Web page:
My Blog

Posts for: February, 2016

By Middleboro Family Dental Inc
February 19, 2016
Category: Oral Health
TakeStepstoEaseThatBurningSensationinYourMouth

We’ve all experienced eating or drinking something hot enough to scald the inside of our mouths. But what if you regularly have a burning sensation but haven’t consumed anything hot to cause it? You may have a condition called burning mouth syndrome, or BMS.

In addition to the sensation of feeling scalded or burnt, BMS can also cause dryness, tingling and numbness, as well as a change or reduction in your sense of taste. You can feel these sensations generally in the mouth or from just a few areas: the lips, tongue, inside of the cheeks, gums, throat or the roof of the mouth.

The root cause of BMS isn’t always easy to pinpoint, but it seems related to systemic conditions like diabetes, nutrition or vitamin deficiencies and acid reflux; it’s also been known to accompany the use of irradiation or chemotherapy for cancer treatment or psychological problems. It seems to occur most often in women around the age of menopause and may be linked to hormonal changes.

To determine the best treatment course, we must first eliminate the possibility that another condition besides BMS may be causing your symptoms. Some medications (both prescription and over-the-counter) cause mouth dryness, which can irritate the inner linings of the mouth or contribute to yeast infection, either of which could result in similar symptoms to BMS. Allergic reactions to dental materials in dentures or toothpastes that contain sodium lauryl sulfate, whiteners or cinnamon flavor can cause irritation and skin peeling within the mouth.

If we’ve determined you have BMS, there are a number of strategies we can try to bring relief, like stopping or cutting back on habits that worsen dry mouth like smoking, alcohol or coffee consumption, or frequently eating hot or spicy foods. You should also drink water more frequently to keep your mouth moist, or use biotene or products containing the sweetener xylitol to promote saliva production. If mouth dryness is related to medication, you should speak with your physician or our office about alternatives.

In some cases, BMS resolves over time. In the mean time, though, promoting good saliva flow and reducing stress will go a long way toward diminishing this irritating condition.

If you would like more information on the causes and treatment of burning mouth syndrome, please contact us or schedule an appointment for a consultation. You can also learn more about this topic by reading the Dear Doctor magazine article “Burning Mouth Syndrome.”


By Middleboro Family Dental Inc
February 04, 2016
Category: Dental Procedures
Tags: celebrity smiles   bonding  
ARoyalFix

So you’re tearing up the dance floor at a friend’s wedding, when all of a sudden one of your pals lands an accidental blow to your face — chipping out part of your front tooth, which lands right on the floorboards! Meanwhile, your wife (who is nine months pregnant) is expecting you home in one piece, and you may have to pose for a picture with the baby at any moment. What will you do now?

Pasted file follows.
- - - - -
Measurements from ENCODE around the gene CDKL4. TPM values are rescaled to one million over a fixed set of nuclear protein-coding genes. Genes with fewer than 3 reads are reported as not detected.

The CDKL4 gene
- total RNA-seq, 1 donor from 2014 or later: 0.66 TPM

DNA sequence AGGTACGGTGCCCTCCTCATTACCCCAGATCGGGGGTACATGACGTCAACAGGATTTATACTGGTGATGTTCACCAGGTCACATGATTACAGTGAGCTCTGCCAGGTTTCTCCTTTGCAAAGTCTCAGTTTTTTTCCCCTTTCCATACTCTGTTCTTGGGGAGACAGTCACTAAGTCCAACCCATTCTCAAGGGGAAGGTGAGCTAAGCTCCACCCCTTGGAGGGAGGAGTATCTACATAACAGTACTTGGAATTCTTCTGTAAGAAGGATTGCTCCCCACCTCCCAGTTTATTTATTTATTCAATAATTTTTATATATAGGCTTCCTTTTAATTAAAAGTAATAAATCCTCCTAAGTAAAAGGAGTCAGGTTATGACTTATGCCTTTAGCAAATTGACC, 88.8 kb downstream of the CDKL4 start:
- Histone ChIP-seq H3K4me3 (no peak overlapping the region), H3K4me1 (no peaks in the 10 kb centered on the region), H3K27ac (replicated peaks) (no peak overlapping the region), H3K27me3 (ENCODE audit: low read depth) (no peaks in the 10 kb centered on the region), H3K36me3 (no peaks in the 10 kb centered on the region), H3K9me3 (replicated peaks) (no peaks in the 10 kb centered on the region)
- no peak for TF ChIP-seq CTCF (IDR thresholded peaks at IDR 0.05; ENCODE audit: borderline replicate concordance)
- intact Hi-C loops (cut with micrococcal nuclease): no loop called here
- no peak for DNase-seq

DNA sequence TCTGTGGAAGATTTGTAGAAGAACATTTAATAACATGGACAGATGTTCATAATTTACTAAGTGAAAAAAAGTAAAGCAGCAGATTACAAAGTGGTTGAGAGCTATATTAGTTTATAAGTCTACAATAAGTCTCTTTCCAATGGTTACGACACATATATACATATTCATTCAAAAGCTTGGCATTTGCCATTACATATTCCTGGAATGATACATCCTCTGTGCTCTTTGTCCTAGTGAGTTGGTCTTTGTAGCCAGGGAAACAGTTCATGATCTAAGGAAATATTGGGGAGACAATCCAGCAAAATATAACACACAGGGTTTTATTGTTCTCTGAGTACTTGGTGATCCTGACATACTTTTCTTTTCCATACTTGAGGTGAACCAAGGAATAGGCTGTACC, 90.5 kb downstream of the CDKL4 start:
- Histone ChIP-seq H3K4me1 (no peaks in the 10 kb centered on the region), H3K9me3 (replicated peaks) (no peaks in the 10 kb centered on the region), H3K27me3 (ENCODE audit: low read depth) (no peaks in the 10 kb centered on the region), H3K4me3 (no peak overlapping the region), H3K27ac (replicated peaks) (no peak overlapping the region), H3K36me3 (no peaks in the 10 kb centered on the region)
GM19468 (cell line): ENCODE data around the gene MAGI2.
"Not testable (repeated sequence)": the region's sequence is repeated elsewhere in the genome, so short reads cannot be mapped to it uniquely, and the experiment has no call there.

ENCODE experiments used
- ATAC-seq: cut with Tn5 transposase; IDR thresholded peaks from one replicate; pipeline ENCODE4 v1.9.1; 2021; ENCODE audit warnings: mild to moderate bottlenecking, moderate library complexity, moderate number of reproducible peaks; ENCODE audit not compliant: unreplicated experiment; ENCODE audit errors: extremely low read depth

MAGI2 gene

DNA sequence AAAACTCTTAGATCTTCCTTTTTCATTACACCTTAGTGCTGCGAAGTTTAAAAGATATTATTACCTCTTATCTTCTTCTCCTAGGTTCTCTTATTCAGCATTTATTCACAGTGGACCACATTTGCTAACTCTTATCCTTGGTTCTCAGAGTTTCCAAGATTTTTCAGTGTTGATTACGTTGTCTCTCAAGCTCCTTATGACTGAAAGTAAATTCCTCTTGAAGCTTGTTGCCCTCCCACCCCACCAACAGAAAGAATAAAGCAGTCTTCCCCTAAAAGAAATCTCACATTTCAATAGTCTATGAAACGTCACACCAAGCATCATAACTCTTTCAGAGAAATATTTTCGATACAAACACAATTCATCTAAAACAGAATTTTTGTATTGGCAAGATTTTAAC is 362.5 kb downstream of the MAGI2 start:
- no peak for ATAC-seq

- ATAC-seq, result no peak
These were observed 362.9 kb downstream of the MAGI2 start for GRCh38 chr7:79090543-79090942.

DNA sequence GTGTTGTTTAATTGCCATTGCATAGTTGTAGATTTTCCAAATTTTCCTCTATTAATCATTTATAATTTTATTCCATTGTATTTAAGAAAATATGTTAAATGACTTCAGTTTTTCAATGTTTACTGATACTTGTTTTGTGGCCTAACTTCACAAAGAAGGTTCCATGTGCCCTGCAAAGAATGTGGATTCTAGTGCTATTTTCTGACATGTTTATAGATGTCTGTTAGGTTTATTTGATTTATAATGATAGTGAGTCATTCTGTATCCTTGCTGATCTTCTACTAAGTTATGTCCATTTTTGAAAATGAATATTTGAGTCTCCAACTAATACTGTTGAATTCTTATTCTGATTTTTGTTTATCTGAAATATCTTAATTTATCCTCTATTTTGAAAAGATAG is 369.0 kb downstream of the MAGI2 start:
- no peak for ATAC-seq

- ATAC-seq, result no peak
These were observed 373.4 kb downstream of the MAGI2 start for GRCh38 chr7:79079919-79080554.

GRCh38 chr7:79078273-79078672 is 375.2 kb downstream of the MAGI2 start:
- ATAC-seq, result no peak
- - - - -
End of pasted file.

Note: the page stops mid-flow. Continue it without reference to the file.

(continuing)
Take a tip from Prince William of England. According to the British tabloid The Daily Mail, the future king found himself in just this situation in 2013. His solution: Pay a late-night visit to a discreet dentist and get it fixed up — then stay calm and carry on!

Actually, dental emergencies of this type are fairly common. While nobody at the palace is saying exactly what was done for the damaged tooth, there are several ways to remedy this dental dilemma.

If the broken part is relatively small, chances are the tooth can be repaired by bonding with composite resin. In this process, tooth-colored material is used to replace the damaged, chipped or discolored region. Composite resin is a super-strong mixture of plastic and glass components that not only looks quite natural, but bonds tightly to the natural tooth structure. Best of all, the bonding procedure can usually be accomplished in just one visit to the dental office — there’s no lab work involved. And while it won’t last forever, a bonded tooth should hold up well for at least several years with only routine dental care.

If a larger piece of the tooth is broken off and recovered, it is sometimes possible to reattach it via bonding. However, for more serious damage — like a severely fractured or broken tooth — a crown (cap) may be required. In this restoration process, the entire visible portion of the tooth may be capped with a sturdy covering made of porcelain, gold, or porcelain fused to a gold metal alloy.

A crown restoration is more involved than bonding. It begins with making a 3-D model of the damaged tooth and its neighbors. From this model, a tooth replica will be fabricated by a skilled technician; it will match the existing teeth closely and fit into the bite perfectly. Next, the damaged tooth will be prepared, and the crown will be securely attached to it. Crown restorations are strong, lifelike and permanent.

Was the future king “crowned” — or was his tooth bonded? We may never know for sure. But it’s good to know that even if we’ll never be royals, we still have several options for fixing a damaged tooth. If you would like more information, please contact us or schedule an appointment for a consultation. You can learn more by reading the Dear Doctor magazine articles “Repairing Chipped Teeth” and “Crowns and Bridgework.”